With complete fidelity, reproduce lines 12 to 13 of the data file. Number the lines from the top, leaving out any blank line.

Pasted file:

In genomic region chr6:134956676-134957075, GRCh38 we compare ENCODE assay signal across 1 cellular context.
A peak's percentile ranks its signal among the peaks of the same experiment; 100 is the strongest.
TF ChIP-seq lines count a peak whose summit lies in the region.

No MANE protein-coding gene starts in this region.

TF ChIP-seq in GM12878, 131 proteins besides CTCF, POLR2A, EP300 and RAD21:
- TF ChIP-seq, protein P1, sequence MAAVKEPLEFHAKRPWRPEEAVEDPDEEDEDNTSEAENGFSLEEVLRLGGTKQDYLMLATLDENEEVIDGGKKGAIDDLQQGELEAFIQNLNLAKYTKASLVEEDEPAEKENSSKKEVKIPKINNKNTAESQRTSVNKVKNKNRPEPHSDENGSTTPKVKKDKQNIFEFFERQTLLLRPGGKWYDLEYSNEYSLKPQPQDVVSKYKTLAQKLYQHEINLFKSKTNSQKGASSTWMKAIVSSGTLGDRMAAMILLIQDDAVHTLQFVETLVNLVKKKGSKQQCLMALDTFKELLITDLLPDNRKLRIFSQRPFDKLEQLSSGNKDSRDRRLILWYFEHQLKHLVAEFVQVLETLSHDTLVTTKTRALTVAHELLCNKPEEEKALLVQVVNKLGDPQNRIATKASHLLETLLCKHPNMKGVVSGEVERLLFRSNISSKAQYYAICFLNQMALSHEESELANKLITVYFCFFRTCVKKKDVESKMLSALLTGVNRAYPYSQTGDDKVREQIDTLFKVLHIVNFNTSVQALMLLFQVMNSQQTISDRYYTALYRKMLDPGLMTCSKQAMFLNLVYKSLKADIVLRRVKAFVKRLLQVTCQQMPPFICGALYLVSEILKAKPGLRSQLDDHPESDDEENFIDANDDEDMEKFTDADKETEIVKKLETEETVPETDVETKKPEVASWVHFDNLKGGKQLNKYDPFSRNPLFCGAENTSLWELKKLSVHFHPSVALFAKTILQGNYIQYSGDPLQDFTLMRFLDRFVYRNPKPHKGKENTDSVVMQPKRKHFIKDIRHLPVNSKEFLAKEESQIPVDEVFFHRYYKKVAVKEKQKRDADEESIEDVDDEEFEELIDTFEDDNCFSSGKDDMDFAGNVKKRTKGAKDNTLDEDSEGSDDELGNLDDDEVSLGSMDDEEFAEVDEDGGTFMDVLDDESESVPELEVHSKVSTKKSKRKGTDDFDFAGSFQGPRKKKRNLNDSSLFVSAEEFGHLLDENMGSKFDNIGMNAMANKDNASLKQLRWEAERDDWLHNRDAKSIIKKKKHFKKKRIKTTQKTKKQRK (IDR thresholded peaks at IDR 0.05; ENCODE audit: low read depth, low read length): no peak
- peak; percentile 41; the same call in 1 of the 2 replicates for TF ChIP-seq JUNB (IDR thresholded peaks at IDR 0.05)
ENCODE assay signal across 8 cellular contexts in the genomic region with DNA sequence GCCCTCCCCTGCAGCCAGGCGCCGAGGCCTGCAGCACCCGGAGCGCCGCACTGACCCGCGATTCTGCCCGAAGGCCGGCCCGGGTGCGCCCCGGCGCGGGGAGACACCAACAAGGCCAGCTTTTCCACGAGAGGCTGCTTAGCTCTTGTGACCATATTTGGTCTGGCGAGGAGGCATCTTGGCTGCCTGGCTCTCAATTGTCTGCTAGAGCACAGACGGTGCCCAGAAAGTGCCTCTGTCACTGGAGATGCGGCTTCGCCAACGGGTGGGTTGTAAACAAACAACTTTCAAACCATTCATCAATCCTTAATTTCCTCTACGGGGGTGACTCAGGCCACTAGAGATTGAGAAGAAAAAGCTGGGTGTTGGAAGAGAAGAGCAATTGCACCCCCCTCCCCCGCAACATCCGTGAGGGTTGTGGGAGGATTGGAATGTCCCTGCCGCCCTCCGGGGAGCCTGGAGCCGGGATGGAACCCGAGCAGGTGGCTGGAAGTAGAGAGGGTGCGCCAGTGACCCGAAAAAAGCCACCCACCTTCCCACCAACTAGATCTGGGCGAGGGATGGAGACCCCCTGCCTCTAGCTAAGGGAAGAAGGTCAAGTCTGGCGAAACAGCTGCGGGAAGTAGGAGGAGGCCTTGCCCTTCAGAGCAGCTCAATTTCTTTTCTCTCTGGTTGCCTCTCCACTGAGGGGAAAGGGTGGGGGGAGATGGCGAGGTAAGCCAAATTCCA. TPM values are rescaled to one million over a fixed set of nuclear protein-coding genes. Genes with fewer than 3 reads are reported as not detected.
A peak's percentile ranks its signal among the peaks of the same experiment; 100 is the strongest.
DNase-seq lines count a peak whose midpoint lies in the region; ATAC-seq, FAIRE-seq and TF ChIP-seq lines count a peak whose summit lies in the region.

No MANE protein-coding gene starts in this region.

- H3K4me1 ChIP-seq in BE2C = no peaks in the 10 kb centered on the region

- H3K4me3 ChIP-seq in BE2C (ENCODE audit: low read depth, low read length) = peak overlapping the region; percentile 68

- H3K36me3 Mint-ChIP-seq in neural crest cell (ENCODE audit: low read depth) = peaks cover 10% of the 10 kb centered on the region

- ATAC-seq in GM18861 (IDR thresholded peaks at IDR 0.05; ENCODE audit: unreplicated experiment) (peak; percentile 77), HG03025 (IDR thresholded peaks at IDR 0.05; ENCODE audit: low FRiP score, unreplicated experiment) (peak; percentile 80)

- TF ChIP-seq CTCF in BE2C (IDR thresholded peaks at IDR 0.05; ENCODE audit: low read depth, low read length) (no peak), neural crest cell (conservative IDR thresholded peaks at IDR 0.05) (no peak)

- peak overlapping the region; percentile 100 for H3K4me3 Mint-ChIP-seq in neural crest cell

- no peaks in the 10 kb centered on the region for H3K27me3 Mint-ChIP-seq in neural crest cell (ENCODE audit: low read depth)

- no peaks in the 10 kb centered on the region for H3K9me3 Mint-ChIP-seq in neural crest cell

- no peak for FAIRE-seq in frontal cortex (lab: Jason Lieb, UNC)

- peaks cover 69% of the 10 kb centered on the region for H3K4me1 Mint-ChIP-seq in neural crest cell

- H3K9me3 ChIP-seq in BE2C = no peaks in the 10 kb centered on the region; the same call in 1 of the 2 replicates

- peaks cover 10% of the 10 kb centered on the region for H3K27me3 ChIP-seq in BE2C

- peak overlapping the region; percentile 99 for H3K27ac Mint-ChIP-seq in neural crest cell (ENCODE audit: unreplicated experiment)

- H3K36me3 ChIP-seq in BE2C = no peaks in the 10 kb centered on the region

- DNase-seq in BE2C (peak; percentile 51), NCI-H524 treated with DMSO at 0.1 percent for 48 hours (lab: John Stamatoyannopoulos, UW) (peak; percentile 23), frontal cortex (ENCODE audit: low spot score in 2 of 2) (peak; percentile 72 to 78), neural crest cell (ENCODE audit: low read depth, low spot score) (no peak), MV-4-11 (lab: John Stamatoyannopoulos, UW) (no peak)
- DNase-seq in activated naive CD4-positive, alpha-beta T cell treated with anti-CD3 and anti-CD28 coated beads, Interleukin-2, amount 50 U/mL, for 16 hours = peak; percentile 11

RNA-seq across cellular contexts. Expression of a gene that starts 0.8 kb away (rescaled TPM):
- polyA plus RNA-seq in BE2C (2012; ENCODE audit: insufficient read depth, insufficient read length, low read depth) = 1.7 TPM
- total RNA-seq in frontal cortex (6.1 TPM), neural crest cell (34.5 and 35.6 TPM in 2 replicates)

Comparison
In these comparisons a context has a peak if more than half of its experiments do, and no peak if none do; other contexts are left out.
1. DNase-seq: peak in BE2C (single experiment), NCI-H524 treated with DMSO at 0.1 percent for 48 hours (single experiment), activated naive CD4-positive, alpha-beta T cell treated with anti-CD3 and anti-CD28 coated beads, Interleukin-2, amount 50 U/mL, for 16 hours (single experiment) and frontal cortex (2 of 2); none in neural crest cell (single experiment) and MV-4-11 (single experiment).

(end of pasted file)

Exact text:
- H3K4me1 ChIP-seq in BE2C = no peaks in the 10 kb centered on the region

- H3K4me3 ChIP-seq in BE2C (ENCODE audit: low read depth, low read length) = peak overlapping the region; percentile 68